1791–1804 slave revolt in the French colony of Saint-Domingue
Part of the Atlantic Revolutions, French Revolutionary Wars, and Napoleonic Wars
21 August 1791 – 1 January 1804 (12 years, 4 months, 1 week and 4 days)
French colonial government expelled
Massacre of the French
Independent Empire of Haiti established
St. Dominican Rebels
Spain (from 1793)
St. Dominican Royalists
Kingdom of France (until 1792)
Spain (until 1795)
St. Dominican Royalists
Commanders and leaders
Dutty Boukman †
Viscount de Blanchelande
Charles Leclerc †
Vicomte de Rochambeau
Villaret de Joyeuse
Regular army: 55,000
Volunteers: 100,000+
Regular French army: 60,000
86 warships and frigates
Casualties and losses
Haitians: 200,000 dead
France: 75,000 dead
White colonists: 25,000
British: 45,000 dead
War of Knives
French Revolutionary Wars
War of the First Coalition
War in the Vendée
East Indies theatre
United Irishmen Rebellion
War of the Second Coalition
Part of a series on the
History of Haiti
Pre-Columbian Haiti (before 1492)
Captaincy General of Santo Domingo (1492–1625)
First Empire of Haiti (1804–1806)
1804 Haiti massacre
Siege of Santo Domingo
North Haiti (1806–1820)
State of Haiti
Kingdom of Haiti
South Haiti (1806–1820)
First Republic of Haiti
Republic of Haiti (1820–1849)
Unification of Hispaniola
Second Empire of Haiti (1849–1859)
Republic of Haiti (1859–1957)
United States occupation of Haiti
Duvalier dynasty (1957–1986)
Anti-Duvalier protest movement
Republic of Haiti (1986–present)
1991 Haitian coup d'état
Operation Uphold Democracy
2004 Haitian coup d'état
2010 Haiti earthquake
United Nations Stabilisation Mission in Haiti
Assassination of Jovenel Moïse
2021 Haiti earthquake
List of revolutions and coups d'état
Part of a series on
2018–2020 Arab protests
The Haitian Revolution (French: révolution haïtienne French pronunciation: [ʁevɔlysjɔ̃ a.i.sjɛn]; Haitian Creole: revolisyon ayisyen) was a successful insurrection by self-liberated slaves against French colonial rule in Saint-Domingue, now the sovereign state of Haiti. The revolt began on 22 August 1791, and ended in 1804 with the former colony's independence. It involved black, biracial, French, Spanish, British, and Polish participants—with the ex-slave Toussaint Louverture emerging as Haiti's most prominent general. The revolution was the only slave uprising that led to the founding of a state which was both free from slavery (though not from forced labour) and ruled by non-whites and former captives. It is now widely seen as a defining moment in the history of the Atlantic World.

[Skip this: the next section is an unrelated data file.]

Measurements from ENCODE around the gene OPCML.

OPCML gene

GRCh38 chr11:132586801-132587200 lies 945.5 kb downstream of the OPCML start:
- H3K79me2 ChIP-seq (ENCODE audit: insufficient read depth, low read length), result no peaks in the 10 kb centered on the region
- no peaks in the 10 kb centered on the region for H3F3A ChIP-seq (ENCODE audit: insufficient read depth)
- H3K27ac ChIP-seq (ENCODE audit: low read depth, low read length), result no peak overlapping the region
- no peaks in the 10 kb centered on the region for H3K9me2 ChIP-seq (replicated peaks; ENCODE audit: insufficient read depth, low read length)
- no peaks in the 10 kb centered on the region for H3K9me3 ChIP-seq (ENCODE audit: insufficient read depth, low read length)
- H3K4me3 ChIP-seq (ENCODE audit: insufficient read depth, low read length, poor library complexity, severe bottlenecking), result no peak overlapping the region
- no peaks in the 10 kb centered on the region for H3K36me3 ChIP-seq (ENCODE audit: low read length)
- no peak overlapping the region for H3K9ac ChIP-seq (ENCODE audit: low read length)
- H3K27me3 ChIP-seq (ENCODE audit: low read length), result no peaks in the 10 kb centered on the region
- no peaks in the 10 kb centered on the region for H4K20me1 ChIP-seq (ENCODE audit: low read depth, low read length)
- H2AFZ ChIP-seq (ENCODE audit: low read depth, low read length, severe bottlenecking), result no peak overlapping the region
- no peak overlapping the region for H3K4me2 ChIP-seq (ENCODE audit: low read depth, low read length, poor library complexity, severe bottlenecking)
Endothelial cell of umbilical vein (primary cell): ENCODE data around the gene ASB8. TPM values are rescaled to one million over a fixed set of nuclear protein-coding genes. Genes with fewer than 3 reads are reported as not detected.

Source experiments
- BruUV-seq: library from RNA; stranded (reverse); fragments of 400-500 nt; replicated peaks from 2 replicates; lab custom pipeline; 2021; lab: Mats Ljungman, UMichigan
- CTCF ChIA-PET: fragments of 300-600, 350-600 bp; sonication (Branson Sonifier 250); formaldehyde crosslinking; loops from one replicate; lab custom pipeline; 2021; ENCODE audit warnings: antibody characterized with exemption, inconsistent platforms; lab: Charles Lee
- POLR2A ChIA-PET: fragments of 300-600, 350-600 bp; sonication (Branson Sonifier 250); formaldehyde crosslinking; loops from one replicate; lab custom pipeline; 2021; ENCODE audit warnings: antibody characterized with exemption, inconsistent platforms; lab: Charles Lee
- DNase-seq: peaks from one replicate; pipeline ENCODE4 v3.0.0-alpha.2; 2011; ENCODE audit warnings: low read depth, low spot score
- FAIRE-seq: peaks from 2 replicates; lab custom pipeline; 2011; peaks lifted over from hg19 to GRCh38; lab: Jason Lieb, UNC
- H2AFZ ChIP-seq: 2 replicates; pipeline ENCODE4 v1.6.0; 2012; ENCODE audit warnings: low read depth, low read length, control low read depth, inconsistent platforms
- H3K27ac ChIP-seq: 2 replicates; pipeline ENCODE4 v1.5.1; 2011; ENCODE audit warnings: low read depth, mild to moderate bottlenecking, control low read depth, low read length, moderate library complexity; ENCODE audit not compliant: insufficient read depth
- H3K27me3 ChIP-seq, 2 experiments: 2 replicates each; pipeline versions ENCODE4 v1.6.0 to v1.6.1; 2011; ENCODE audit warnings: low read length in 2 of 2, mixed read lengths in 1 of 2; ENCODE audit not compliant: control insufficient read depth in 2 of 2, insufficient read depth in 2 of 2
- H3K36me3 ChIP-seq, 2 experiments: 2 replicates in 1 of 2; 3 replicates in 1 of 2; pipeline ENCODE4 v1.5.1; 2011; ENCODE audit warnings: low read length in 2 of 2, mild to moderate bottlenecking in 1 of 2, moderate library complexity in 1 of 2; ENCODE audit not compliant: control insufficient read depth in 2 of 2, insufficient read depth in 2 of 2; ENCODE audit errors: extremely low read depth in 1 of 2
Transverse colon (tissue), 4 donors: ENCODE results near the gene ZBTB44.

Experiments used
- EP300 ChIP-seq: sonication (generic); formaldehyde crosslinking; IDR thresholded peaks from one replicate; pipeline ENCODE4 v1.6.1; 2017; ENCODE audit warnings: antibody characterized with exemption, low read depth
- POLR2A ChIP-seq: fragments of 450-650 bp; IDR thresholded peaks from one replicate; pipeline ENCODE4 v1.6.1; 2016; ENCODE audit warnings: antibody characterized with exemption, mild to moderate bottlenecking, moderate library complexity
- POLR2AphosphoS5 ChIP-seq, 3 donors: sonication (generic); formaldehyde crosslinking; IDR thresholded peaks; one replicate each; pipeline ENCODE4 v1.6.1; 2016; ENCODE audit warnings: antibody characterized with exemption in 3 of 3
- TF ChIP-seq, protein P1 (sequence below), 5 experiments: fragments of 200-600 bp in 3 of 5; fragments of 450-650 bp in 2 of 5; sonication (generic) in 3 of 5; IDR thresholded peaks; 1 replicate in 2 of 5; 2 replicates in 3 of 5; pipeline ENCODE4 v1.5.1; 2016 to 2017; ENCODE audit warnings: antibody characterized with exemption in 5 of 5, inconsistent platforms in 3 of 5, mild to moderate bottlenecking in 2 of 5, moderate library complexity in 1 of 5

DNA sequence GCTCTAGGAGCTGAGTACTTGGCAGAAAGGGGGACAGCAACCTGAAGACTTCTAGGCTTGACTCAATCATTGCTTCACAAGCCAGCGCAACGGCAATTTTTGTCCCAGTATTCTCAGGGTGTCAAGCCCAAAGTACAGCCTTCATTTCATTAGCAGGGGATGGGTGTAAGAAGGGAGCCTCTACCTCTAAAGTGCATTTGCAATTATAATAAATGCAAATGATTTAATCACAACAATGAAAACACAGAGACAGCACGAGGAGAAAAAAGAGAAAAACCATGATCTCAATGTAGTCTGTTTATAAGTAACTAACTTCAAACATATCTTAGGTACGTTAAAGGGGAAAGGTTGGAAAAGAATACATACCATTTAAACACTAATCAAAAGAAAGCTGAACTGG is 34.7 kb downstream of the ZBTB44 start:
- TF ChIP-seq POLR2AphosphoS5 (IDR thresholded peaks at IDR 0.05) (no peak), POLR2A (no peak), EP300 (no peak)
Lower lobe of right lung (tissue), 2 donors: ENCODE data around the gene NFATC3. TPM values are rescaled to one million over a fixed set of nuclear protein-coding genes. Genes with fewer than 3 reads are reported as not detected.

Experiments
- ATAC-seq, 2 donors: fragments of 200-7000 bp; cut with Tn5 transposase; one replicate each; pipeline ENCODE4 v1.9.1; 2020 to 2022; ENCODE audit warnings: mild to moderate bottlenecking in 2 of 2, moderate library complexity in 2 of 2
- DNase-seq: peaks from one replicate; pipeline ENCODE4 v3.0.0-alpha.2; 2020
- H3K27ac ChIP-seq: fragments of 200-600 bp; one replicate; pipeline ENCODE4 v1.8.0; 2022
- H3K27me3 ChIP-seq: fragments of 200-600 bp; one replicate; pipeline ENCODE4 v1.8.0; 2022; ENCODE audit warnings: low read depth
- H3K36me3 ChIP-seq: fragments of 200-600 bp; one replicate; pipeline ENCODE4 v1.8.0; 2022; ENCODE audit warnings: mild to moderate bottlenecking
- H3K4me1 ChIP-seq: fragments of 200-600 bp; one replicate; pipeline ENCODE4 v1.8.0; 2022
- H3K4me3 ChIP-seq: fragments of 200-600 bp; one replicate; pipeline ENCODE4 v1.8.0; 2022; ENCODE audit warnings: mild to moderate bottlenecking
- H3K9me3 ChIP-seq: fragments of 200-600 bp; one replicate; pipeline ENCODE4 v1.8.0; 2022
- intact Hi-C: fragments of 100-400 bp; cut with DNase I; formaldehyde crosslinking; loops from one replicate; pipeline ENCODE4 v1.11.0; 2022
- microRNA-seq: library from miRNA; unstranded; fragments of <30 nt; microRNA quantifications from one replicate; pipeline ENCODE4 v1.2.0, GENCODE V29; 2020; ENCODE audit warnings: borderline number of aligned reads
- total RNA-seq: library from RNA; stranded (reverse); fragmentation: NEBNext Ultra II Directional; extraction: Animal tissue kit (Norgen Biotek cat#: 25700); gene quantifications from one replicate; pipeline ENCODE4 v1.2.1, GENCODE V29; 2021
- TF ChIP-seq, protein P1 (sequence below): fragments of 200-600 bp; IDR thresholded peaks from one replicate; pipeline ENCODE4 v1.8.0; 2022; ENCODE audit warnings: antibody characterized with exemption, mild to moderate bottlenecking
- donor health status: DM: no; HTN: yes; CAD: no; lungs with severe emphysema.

Haiti at the beginning of the Haitian revolution in 1791.
The revolution's effects on the institution of slavery were felt throughout the Americas. The end of French rule and the abolition of slavery in the former colony was followed by a successful defense of the freedoms the former slaves won and, with the collaboration of already free people of color, their independence from white Europeans. The revolution represented the largest slave uprising since Spartacus' unsuccessful revolt against the Roman Republic nearly 1,900 years earlier, and challenged long-held European beliefs about alleged black inferiority and about slaves' ability to achieve and maintain their own freedom. The rebels' organizational capacity and tenacity under pressure inspired stories that shocked and frightened slave owners in the hemisphere.
^Madiou, Thomas (1848). Histoire d'Haiti Volume 3 of Histoire d'Haïti . J. Courtois. p. 313.
^ abcdScheina. Latin America's Wars. Potomac Books. p. 1772.
^Adam Hochschild (2005). Bury the Chains. Houghton Mifflin. p. 257.
^Ghachem, Malick W.; Danforth, Susan. "The Other Revolution". John Carter Brown Library. Brown University. Retrieved 11 March 2022.
^Franklin W. Knight (February 2000). "The Haitian Revolution". The American Historical Review. 105 (1): 103–15. doi:10.2307/2652438. JSTOR 2652438.
^"Why Haiti should be at the centre of the Age of Revolution – Laurent Dubois". Aeon Essays. Retrieved 4 September 2019.
^Joseph, Celucien L. (2012). "'The Haitian Turn': An Appraisal of Recent Literary and Historiographical Works on the Haitian Revolution". Journal of Pan African Studies. 5 (6): 37–55.
^Taber, Robert D. (2015). "Navigating Haiti's History: Saint-Domingue and the Haitian Revolution". History Compass. 13 (5): 235–50. doi:10.1111/hic3.12233.
^Bongie, Chris (2008). Friends and Enemies: The Scribal Politics of Post/colonial Literature. Liverpool, UK: Liverpool University Press. p. 45. ISBN 978-1846311420.
^Curtis Comstock, Sandra (2012). Incorporating Comparisons in the Rift: Making Use of Cross-Place Events and Histories in Moments of World Historical Change, a chapter in Anna Amelina, Beyond methodological nationalism: research methodologies for cross-border studies. Taylor and Francis. pp. 183–85. ISBN 978-0-415-89962-8.
^Vulliamy, Ed, ed. (28 August 2010). "The 10 best revolutionaries". The Guardian. Retrieved 15 December 2015.
^Philip James Kaisary (2008). The Literary Impact of the Haitian Revolution, PhD dissertation. University of Warwick. pp. 8–10.
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